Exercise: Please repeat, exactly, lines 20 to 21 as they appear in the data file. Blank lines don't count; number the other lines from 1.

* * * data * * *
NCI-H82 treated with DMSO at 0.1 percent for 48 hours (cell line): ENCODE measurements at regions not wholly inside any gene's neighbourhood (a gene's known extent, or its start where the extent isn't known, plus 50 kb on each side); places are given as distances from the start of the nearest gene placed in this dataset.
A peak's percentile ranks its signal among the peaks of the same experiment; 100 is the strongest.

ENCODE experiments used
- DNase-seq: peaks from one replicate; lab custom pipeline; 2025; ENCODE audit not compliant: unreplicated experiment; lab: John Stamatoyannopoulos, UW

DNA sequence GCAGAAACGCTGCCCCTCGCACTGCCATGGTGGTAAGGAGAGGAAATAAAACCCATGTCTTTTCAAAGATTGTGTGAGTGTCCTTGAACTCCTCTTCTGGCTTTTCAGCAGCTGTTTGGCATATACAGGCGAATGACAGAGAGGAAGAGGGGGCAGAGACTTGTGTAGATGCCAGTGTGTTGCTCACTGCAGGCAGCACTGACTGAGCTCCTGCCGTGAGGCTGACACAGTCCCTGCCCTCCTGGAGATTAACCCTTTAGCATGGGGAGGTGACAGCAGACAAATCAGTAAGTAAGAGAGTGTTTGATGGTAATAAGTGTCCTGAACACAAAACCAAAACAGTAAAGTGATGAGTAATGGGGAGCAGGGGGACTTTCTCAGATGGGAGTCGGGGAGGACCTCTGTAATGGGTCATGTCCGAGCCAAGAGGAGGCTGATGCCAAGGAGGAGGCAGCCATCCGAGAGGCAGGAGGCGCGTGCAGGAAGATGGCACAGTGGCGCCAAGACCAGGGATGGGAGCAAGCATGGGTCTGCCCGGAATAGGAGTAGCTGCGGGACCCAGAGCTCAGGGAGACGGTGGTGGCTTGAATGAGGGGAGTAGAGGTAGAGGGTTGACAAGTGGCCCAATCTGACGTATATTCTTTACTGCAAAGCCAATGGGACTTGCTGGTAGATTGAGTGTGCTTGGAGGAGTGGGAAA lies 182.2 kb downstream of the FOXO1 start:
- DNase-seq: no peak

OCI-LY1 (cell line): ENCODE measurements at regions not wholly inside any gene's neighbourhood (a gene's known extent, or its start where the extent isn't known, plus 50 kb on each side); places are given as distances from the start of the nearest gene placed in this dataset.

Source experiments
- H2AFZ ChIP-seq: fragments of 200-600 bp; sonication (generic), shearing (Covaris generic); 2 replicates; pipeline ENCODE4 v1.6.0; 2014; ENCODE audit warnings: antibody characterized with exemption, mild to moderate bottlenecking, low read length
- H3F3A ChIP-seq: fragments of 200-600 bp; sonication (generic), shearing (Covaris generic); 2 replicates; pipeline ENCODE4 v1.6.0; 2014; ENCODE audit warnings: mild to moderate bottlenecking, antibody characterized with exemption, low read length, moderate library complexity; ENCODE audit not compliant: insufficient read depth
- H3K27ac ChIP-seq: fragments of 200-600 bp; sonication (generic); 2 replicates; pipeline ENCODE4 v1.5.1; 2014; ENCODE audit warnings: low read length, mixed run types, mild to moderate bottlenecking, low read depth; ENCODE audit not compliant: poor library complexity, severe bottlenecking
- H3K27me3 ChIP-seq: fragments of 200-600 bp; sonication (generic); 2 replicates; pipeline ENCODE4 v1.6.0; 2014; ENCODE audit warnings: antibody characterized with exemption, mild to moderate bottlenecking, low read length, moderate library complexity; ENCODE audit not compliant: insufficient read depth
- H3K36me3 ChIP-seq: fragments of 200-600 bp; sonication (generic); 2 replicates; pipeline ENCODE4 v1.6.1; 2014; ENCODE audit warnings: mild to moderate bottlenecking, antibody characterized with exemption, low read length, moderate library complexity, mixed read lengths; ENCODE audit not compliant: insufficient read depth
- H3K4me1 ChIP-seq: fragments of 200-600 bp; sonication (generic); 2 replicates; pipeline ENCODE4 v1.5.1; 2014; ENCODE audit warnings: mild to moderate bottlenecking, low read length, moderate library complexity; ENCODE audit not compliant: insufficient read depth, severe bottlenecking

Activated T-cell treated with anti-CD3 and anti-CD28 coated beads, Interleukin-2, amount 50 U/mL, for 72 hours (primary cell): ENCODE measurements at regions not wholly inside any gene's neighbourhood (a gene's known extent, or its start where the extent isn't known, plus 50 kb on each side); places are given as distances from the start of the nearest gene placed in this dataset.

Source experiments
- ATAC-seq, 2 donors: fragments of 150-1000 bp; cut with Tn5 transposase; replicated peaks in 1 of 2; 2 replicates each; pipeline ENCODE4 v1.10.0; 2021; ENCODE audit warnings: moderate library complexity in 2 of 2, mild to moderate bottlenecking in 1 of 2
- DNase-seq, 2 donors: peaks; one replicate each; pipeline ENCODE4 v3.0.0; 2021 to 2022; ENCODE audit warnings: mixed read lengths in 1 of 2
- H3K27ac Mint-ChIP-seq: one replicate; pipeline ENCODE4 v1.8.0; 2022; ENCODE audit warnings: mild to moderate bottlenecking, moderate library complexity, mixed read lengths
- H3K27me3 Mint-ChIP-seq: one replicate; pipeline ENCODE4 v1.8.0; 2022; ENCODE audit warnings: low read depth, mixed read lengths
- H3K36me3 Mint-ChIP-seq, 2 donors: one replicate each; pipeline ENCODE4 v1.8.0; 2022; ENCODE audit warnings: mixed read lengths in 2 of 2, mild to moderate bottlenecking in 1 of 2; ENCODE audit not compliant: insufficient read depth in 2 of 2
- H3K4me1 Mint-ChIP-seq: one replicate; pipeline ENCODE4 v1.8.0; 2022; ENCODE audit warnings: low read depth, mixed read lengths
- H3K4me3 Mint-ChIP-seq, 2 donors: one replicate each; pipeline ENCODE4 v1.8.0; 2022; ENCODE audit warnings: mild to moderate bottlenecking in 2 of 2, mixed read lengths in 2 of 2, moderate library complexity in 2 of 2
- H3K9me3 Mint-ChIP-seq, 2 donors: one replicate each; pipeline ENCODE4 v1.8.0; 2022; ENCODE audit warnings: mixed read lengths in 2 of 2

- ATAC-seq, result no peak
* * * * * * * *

- H3K27me3 Mint-ChIP-seq: one replicate; pipeline ENCODE4 v1.8.0; 2022; ENCODE audit warnings: low read depth, mixed read lengths
- H3K36me3 Mint-ChIP-seq, 2 donors: one replicate each; pipeline ENCODE4 v1.8.0; 2022; ENCODE audit warnings: mixed read lengths in 2 of 2, mild to moderate bottlenecking in 1 of 2; ENCODE audit not compliant: insufficient read depth in 2 of 2